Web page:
2011 was an eventful year for Mac malware, seeing the release of the 'most effective and widespread malware' targeting Macs to date.
Intego has released its Year in Mac Security report for 2011 which contains a round-up of the biggest threats targeting Mac OS X, iOS and various third-party apps.
Of course, much of the report is focused on MacDefender, the first so-called 'scareware' scam to target Mac OS X, though such scams are commonplace on the Windows platform.
"2011 was a very eventful year for Mac malware and security issues. Intego discovered the most effective and widespread malware targeting Macs since the release of Mac OS X, and other types of malware kept pressure on Mac users. Security vulnerabilities were common, and users had to apply many security updates to their software to ensure that they were safe," Intego's report reads.
Later in the year, a couple of Backdoor Trojans were discovered - Olyx, which was never seen in the wild and Flashback, which disguised itself as a Flash Player installer.
"Since Mac OS X Lion does not include Flash Player, some users were fooled and thought this was a real installation link. When they clicked the link, an installation package downloaded, and, if the user was using Safari as their web browser with the default settings, the Mac OS X Installer would launch. The Trojan horse would install software that injected code into active applications, then connected to a remoteserver, from which it could download new versions of itself, or to which it could send files or data.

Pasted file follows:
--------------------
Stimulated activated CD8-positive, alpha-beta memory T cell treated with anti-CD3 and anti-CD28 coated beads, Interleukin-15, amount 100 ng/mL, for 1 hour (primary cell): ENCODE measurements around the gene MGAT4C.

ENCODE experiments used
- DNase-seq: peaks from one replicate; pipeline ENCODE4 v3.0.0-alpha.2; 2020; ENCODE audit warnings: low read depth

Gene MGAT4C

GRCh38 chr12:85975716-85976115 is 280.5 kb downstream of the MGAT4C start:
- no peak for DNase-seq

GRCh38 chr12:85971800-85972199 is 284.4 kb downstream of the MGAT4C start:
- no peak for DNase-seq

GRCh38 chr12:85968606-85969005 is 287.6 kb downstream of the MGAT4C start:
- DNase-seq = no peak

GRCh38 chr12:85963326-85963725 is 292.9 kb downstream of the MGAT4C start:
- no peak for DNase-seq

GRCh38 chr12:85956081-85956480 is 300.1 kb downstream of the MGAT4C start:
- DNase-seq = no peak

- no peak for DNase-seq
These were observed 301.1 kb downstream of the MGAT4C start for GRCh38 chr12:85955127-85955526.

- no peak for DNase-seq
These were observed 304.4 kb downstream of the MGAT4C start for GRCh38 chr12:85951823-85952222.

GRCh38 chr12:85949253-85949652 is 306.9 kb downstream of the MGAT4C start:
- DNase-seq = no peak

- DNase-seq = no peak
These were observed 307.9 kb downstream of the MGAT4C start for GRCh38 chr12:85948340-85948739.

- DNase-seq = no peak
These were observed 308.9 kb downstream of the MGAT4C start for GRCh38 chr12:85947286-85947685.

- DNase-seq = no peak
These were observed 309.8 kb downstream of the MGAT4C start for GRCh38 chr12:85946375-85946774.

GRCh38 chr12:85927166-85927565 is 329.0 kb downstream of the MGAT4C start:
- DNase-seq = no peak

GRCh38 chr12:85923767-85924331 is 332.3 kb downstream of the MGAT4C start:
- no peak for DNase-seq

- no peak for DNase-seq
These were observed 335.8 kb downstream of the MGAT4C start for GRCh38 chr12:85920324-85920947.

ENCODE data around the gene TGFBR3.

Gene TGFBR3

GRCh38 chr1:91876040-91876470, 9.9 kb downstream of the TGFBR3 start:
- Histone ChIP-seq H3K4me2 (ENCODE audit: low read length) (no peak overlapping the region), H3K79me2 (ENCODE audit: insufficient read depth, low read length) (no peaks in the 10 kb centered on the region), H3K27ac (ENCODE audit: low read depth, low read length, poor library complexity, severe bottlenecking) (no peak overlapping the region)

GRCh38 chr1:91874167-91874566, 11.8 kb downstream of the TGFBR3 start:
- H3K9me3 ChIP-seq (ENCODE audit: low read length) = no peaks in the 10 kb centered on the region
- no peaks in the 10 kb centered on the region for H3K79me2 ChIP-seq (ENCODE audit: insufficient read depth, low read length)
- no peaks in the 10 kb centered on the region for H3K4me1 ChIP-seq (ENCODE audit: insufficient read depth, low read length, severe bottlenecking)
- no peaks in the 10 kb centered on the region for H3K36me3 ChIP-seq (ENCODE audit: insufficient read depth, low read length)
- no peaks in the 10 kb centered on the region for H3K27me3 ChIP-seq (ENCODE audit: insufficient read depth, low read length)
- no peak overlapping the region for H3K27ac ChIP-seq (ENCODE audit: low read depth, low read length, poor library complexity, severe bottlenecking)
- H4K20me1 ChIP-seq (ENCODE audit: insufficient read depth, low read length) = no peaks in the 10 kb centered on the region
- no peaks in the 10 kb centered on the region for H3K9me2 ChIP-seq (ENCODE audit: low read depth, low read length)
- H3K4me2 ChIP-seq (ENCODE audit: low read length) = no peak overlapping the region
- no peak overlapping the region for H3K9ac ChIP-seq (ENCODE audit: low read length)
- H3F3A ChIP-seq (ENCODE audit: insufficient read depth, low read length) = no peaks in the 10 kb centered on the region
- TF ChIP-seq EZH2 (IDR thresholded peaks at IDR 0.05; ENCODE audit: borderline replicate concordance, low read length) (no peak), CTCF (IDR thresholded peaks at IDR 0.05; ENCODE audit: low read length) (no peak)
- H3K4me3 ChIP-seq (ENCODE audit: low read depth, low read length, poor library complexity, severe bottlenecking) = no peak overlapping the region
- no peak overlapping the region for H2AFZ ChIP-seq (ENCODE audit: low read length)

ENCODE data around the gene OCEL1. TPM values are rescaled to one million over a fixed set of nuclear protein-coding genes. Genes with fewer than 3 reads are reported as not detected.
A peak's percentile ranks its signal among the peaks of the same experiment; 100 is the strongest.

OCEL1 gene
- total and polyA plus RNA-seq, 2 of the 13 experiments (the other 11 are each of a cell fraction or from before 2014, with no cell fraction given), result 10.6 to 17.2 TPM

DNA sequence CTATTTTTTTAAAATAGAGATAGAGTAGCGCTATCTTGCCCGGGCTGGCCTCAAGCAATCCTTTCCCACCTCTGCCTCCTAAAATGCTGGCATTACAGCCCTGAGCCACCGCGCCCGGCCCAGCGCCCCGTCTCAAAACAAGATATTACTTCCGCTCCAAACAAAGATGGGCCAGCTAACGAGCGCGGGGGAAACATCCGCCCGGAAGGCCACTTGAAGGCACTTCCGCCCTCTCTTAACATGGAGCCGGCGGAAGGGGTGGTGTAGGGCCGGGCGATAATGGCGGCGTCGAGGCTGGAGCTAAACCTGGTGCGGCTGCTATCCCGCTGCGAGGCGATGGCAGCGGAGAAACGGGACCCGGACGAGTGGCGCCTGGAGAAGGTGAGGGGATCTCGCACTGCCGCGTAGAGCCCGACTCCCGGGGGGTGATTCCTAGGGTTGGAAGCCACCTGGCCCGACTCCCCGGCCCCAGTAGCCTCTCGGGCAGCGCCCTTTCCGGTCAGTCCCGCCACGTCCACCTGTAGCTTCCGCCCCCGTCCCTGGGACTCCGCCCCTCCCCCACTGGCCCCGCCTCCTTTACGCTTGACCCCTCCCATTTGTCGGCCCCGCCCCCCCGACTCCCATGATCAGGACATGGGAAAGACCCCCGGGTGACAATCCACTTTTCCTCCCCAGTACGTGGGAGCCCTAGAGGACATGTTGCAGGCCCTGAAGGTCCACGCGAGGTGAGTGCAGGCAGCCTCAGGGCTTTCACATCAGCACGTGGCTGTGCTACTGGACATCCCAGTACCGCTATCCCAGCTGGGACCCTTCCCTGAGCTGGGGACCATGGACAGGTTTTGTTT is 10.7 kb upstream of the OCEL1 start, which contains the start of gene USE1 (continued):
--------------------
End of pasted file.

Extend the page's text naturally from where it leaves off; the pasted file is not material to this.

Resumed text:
"The Flashback Trojan horse spread quite effectively and a fair number of Mac users were infected. A sneakier variant was spotted on October 13. This one checked to see if the infected computer was indeed a Mac, and not a virtual machine. This was because many malware researchers test malware in virtual machines, rather than infect full installations, as it is easier to delete them and start over with clean copies," the report reads.
However, Intego notes that there were "no major vulnerabilities that affected Mac OS X in 2011", though Apple did have need to issue security updates for iTunes, Safari, QuickTime for Leopard as well as AirPort base stations, Time Capsule and the Apple TV over the course of the year.
Many third-party software programs commonly used on Mac OS X required security updates throughout the year, such as Skype, Microsoft Office, Dropbox and Adobe's Reader and Acrobat programs. "A number of programs required security updates in 2011, but, fortunately, none of these had vulnerabilities that were successfully exploited against Mac OS X," the company said.
iOS required a fix in July for a PDF vulnerability that allowed iOS devices to be easily jailbroken, as well as a special update to deal with forged security certificates. Further security updates came when iOS 5 was released in October.
You can find Intego's full ear in Mac Security report for 2011 here.